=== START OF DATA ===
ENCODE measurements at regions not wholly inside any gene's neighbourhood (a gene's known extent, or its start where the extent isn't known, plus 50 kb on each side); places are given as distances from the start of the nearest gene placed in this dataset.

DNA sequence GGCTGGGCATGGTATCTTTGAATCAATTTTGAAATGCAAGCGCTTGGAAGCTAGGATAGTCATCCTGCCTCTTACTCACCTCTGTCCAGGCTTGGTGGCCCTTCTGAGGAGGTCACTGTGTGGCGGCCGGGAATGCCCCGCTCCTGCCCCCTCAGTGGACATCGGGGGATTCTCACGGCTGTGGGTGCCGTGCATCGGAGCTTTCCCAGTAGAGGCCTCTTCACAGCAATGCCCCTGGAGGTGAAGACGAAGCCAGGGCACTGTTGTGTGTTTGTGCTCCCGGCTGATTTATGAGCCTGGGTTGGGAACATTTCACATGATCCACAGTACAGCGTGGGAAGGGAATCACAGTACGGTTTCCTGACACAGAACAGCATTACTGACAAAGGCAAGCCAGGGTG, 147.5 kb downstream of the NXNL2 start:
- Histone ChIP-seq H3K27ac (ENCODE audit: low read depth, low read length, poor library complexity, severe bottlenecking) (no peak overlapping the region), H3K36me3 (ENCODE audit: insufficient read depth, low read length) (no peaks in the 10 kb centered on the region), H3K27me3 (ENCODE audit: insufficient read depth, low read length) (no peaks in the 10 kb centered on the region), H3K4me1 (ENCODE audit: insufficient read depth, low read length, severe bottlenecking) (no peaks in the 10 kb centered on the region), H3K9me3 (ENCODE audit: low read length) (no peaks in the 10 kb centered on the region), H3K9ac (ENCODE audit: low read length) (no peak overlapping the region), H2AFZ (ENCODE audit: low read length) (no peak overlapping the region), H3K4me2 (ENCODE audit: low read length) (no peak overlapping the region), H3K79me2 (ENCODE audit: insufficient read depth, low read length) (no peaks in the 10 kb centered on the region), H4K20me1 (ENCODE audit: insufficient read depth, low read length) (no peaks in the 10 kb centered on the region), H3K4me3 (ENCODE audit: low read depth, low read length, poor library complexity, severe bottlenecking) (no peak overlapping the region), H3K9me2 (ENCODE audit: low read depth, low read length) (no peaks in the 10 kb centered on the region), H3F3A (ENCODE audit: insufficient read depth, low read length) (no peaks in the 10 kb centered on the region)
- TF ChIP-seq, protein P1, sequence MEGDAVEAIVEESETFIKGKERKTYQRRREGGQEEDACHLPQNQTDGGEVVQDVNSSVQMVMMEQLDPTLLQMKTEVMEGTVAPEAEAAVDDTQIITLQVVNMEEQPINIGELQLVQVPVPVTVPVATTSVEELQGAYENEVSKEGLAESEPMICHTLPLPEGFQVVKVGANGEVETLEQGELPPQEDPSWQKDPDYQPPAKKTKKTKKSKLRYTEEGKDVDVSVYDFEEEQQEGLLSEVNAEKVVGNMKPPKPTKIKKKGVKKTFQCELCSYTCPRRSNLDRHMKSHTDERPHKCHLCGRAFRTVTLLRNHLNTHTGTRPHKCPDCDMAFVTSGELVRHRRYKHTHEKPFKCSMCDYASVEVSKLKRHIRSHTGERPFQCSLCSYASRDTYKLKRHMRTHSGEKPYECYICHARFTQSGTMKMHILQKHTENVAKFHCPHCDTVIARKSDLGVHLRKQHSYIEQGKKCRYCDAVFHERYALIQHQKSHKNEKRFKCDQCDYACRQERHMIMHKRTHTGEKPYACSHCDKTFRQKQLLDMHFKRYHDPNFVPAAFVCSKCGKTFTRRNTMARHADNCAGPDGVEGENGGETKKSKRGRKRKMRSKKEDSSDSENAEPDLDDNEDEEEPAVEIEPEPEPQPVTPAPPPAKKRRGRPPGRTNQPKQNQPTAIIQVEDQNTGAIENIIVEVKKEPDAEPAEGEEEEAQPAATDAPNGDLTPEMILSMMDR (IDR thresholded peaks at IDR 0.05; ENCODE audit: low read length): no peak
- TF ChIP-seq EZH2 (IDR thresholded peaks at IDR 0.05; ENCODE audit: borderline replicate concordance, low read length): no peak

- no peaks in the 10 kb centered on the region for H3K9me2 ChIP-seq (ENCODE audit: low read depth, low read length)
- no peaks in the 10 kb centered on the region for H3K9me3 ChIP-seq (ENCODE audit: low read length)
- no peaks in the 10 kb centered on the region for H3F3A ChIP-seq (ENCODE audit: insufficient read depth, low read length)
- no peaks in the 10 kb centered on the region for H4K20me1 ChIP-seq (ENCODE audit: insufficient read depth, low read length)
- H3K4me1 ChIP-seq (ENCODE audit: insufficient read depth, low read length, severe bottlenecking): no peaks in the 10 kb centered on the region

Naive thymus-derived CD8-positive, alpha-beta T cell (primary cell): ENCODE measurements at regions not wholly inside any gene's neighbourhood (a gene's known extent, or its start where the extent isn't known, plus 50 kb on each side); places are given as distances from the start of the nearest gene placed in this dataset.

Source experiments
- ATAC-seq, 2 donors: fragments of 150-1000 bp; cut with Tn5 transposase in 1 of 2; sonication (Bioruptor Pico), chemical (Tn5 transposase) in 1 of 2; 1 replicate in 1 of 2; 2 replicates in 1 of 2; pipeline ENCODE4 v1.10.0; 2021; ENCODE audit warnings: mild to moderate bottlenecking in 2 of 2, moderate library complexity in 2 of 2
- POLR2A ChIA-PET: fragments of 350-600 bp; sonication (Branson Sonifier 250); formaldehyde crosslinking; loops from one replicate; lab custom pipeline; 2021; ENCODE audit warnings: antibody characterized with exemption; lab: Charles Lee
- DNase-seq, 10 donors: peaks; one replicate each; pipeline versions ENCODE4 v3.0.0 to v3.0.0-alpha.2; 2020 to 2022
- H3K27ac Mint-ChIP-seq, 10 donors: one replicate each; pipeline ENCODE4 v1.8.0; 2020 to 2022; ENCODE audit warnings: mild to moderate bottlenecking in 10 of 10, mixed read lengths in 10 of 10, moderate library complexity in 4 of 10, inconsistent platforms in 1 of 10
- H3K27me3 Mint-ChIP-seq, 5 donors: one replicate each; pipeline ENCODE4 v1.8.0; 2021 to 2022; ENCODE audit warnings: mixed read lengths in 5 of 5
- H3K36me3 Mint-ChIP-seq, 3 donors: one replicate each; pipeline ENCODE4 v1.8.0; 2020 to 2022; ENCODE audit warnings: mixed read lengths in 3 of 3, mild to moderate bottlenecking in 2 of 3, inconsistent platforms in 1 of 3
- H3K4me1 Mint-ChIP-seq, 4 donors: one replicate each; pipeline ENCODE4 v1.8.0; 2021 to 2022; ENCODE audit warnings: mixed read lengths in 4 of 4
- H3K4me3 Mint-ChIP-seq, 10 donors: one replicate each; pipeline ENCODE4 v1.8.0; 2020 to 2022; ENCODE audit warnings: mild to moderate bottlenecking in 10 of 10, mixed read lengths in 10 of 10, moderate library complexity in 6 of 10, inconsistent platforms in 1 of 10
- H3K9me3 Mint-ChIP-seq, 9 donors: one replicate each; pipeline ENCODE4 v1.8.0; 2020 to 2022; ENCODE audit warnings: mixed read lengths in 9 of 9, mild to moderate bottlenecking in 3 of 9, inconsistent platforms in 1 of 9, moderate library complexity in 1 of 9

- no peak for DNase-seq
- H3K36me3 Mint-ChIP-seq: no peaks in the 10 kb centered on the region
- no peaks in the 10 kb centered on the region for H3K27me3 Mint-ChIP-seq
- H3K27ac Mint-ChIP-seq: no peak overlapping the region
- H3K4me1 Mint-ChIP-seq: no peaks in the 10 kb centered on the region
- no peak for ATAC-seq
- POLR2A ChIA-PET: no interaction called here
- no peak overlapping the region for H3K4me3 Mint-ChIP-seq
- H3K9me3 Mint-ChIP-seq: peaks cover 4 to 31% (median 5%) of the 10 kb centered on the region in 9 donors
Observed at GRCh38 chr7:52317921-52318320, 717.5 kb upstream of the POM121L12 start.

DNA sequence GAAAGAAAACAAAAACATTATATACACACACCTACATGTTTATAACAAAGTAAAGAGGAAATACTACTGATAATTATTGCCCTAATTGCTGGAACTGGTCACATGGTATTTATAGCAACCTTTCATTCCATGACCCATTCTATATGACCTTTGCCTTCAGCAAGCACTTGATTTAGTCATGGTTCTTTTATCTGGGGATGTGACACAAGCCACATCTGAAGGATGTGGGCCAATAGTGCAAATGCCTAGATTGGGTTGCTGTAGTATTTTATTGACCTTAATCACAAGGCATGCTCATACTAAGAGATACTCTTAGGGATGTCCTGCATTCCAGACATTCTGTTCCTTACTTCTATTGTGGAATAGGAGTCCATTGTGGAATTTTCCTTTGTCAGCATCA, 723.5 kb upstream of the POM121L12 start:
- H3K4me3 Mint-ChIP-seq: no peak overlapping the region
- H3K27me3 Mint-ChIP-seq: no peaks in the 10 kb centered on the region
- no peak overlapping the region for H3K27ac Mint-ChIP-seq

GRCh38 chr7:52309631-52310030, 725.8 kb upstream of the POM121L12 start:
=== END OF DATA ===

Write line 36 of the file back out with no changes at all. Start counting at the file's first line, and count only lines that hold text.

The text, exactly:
GRCh38 chr7:52309631-52310030, 725.8 kb upstream of the POM121L12 start: